Last week I visited Montreal. The week before a $73 million project on electro mobility was announced by Quebec Government and Nova Bus is one of the partners. (read about it here)
This legendary Nova LFS bus announces that a load of proud bus riders are equal to 50 cars in environmental load!
It is very encouraging to see how authorities around the world takes increasing responsibility for the development of the emerging electric bus technology.
In spring time when I go jogging over the weekend I often take a detour to check the status of the blue Anemone that mostly is one of the first flowers that appear where I live in Sweden. And now, the time has come. The very first flower was observed already the 11th of March but the real burst out was last weekend.
I have been warned by experienced colleagues not to get caught in the life cycle swamp. Still, analyzing well-to-wheel efficiency is very useful in order to understand how different energy sources are used most efficiently.
It works in both directions.
For example: For an energy user it is possible to calculate which energy provider gives the lowest environmental impact.
For an energy provider it is possible to find how the energy is best used.
Most often, it is found in the first round that we all should use hydro power. But the limited availability of the most environmentally friendly energy sources makes the task more complex. This means that we need to find different energy sources for different users.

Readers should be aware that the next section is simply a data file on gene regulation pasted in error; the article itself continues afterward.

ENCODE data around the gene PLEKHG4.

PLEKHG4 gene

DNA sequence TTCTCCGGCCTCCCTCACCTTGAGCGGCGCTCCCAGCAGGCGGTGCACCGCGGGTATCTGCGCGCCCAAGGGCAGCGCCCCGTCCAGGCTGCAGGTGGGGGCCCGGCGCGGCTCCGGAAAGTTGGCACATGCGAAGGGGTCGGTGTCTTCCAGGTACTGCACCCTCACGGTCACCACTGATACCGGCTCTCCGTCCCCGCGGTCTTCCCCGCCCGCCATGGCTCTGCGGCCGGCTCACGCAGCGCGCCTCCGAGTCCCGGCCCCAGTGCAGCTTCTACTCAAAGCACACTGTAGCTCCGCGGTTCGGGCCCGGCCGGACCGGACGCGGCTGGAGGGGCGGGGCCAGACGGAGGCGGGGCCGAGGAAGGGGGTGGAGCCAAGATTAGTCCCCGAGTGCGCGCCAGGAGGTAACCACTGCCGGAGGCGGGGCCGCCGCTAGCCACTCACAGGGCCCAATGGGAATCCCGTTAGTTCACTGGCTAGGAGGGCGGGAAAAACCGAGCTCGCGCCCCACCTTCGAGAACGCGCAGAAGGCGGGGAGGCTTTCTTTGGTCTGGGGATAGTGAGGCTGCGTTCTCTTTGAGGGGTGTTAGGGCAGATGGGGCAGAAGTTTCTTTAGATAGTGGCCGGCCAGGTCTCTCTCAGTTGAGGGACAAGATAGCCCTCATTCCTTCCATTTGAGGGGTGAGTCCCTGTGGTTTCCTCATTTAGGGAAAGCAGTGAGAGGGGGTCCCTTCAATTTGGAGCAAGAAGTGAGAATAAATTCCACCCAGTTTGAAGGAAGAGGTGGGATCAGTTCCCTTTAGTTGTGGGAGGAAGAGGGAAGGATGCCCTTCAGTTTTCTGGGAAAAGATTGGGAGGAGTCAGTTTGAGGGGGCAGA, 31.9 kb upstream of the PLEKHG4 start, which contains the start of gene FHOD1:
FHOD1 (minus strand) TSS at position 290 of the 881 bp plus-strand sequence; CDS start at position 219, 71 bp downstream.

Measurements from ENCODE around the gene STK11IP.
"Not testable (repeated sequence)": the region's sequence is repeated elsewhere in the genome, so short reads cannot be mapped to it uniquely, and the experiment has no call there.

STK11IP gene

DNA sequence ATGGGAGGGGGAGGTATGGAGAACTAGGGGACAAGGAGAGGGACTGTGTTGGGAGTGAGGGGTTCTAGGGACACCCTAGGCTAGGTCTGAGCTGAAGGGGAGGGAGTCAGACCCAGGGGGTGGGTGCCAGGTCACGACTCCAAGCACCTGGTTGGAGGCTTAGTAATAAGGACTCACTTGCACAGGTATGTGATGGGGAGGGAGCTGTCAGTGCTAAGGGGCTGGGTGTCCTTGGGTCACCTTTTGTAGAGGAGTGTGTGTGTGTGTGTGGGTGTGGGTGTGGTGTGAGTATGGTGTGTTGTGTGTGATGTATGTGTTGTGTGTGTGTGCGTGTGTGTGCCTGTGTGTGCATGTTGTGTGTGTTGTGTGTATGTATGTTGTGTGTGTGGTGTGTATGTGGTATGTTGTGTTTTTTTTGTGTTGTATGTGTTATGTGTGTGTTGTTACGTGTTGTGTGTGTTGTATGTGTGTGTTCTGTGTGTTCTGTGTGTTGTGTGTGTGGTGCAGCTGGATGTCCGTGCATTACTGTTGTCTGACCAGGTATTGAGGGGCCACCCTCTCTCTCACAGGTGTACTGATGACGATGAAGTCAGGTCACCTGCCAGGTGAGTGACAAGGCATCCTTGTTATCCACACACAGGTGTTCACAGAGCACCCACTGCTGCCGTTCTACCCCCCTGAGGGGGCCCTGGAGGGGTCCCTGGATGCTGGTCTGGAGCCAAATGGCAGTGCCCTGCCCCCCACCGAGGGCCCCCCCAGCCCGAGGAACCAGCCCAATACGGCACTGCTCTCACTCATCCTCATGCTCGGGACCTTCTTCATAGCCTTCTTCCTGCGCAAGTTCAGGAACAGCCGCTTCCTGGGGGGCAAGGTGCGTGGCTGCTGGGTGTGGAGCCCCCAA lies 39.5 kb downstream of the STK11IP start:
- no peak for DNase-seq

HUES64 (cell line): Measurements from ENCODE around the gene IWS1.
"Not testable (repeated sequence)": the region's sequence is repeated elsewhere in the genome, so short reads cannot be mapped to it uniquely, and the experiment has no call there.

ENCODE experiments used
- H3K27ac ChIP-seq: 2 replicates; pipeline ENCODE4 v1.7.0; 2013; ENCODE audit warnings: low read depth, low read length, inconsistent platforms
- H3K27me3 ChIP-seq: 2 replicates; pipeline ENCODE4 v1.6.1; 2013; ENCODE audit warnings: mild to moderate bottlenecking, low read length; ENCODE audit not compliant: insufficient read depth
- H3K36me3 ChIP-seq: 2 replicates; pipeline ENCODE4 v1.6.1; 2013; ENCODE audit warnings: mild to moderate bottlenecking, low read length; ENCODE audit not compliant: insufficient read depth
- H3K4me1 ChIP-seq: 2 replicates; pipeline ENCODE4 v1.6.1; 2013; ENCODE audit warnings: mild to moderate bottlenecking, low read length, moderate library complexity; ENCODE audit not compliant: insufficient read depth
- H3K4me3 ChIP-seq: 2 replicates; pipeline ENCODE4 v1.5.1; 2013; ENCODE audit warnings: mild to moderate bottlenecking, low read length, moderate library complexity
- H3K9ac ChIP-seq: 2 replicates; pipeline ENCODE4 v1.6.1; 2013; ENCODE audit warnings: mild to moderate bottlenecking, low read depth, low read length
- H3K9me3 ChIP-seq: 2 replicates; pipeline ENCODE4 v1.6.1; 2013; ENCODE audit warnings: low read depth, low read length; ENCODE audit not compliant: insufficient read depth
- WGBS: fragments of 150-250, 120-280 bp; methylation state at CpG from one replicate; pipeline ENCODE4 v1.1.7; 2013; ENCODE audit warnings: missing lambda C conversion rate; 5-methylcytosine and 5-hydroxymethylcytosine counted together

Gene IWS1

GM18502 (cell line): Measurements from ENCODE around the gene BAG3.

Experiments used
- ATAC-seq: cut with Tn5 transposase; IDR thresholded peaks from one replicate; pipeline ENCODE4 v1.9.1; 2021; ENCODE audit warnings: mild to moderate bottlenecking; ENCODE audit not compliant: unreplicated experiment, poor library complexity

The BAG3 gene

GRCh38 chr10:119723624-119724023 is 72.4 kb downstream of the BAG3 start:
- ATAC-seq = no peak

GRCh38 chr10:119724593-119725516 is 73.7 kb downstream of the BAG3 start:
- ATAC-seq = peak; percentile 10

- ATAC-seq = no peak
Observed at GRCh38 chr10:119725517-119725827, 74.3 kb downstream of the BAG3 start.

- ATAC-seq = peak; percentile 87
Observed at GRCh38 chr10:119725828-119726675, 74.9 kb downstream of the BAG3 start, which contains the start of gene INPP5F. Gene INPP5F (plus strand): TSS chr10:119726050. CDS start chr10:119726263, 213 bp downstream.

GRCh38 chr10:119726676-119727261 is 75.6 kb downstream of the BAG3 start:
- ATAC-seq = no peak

This is when I mostly get stuck. However, we know that decreasing the energy use should always be right, independently of which energy source we use.
We know that the energy use of an average European city bus is:
Diesel: 5.00 kWh/km
Gas: 6.55 kWh/km
We calculate the electric bus energy use to be: 1.4 kWh/km.
No doubt, it is better to run a bus on sustainable electricity than on diesel or gas. But, this is no surprise.
Now lets turn the question around. If we start from biomass, which route gives the highest efficiency?
Biomass -> Gasification -> Biogas -> Gas Bus
Biomass -> Gasification -> Biogas -> Electricity -> Electric bus
According to my calculations the detour via electricity turns out to be more favorable.
But there are many uncertainties. I would therefore like to challenge anyone reading this blog to provide data or references for the well-to-wheel calculation for gas buses running on biogas from generic biomass, and for the corresponding electric bus running on electricity generated from generic biomass (preferably via gasification).
Well-to-tank efficiency is: 54%
Tank-to-wheel efficiency is: 17%
Well-to-tank efficiency is: 39%
Tank-to-wheel efficiency is: 75%
Hamburg and affiliates have recently bought Volvo hybrid buses. When I visited the area recently there were by coincidence eight of the buses standing in the court of the Volvo workshop in Hamburg.
The transport authority, Hamburger Hochbahn, is probably the most reputed transport authority in Europe. The track record is impressive with increased attractiveness, an increasing share of public transport users and at the same time with enormous efficiency. A bit more than 50% of the daily users choose public transports. The cost coverage in 2011 was 88.7%.
No doubt both cost efficiency and attractiveness were important factors in the decision to purchase Volvo hybrid buses.
Four of the Volvo Hybrids on their way to be delivered to Hamburger Hochbahn.